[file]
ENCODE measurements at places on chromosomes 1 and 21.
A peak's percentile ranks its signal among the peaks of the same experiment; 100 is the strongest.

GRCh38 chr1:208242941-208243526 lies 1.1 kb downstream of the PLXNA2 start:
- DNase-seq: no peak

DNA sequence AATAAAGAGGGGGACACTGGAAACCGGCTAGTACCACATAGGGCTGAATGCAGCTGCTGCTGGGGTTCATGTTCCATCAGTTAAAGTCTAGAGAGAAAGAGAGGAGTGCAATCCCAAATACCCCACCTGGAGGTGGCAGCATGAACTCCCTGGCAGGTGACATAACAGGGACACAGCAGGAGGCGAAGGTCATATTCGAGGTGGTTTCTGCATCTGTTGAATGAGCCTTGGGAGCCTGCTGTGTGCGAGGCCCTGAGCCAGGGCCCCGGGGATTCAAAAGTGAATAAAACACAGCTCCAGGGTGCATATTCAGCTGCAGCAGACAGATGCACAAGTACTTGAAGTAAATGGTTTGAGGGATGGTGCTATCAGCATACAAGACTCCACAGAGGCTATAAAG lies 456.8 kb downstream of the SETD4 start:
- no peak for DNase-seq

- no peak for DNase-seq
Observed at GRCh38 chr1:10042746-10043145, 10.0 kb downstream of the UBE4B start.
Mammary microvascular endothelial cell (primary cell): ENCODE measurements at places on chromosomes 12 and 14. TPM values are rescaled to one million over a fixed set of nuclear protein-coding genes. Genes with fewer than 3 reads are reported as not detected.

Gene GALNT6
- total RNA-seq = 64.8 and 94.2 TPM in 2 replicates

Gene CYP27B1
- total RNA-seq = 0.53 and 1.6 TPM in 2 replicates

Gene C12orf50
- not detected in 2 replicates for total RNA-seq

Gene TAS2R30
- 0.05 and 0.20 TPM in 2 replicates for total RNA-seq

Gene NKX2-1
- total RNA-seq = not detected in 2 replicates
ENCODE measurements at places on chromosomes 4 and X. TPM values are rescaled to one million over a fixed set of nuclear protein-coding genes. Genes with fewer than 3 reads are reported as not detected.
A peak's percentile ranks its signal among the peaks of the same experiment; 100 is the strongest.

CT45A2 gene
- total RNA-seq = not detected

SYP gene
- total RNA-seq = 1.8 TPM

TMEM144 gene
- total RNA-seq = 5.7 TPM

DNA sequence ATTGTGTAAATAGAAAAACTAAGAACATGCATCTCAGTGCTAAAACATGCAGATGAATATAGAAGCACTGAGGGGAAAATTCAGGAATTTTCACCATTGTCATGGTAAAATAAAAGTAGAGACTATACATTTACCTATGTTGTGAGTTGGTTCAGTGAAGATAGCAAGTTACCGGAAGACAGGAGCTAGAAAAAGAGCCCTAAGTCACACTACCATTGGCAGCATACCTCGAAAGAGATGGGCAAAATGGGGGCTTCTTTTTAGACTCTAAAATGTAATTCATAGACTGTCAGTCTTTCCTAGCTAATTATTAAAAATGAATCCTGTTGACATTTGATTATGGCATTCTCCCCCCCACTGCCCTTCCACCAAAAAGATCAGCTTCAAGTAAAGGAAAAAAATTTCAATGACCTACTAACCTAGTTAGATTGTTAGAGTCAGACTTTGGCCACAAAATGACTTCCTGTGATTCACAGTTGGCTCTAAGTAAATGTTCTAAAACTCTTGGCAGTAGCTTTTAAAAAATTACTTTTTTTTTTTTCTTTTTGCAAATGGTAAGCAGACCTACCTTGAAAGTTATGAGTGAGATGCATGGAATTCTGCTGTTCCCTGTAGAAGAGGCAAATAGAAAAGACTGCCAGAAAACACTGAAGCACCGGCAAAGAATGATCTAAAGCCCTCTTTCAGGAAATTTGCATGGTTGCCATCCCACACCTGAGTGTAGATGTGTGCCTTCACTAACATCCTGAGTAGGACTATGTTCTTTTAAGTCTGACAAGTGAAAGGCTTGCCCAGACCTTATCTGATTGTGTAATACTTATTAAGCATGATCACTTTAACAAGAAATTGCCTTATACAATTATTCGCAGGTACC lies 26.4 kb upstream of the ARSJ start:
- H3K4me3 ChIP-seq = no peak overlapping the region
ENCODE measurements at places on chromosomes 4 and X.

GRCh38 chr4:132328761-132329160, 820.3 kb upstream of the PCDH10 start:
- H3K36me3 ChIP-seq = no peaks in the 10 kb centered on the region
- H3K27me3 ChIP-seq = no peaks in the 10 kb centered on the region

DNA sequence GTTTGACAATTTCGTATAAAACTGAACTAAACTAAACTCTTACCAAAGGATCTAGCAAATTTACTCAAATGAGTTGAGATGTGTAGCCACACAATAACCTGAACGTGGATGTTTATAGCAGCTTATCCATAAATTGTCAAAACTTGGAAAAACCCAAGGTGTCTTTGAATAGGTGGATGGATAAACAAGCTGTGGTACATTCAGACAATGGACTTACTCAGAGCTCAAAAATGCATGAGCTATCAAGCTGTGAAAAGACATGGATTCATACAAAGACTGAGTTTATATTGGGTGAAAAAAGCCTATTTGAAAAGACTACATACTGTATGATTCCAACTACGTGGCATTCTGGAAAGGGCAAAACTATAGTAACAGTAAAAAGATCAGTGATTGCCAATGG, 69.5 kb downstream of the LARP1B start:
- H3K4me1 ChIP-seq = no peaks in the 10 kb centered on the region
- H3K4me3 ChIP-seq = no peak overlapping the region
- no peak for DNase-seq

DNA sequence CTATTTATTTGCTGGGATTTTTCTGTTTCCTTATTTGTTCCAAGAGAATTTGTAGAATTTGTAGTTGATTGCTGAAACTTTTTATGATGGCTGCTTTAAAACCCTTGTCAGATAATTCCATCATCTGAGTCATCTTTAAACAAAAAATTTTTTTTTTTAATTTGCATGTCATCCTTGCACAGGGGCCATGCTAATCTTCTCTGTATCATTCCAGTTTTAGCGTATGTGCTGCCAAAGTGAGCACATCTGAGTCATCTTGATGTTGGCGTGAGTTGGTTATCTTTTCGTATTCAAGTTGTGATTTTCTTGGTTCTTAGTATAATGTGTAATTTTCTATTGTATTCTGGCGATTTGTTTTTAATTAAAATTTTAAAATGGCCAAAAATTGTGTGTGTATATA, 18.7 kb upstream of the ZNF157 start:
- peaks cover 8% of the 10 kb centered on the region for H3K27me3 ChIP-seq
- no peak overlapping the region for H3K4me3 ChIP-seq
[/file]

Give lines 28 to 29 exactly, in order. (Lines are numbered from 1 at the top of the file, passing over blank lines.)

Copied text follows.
DNA sequence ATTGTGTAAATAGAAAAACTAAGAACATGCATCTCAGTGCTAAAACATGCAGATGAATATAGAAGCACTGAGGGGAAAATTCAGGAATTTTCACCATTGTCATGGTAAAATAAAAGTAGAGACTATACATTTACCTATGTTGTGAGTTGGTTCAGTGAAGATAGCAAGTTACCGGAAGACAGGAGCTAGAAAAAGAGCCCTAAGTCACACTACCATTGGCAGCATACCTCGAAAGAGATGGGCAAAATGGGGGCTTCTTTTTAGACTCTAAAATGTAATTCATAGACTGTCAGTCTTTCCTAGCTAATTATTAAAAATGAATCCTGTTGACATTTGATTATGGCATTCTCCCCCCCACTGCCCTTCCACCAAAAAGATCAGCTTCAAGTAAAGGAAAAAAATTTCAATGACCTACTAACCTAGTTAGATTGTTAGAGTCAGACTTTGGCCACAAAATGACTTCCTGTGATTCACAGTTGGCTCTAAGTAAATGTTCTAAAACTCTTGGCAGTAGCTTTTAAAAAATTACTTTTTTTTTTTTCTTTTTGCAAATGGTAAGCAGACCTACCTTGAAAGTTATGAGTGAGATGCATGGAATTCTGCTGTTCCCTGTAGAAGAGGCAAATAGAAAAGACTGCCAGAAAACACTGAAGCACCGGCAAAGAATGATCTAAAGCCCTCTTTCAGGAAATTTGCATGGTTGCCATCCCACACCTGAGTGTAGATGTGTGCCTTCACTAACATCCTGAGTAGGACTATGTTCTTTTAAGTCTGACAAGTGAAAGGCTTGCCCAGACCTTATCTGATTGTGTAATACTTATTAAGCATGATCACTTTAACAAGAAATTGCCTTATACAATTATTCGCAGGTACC lies 26.4 kb upstream of the ARSJ start:
- H3K4me3 ChIP-seq = no peak overlapping the region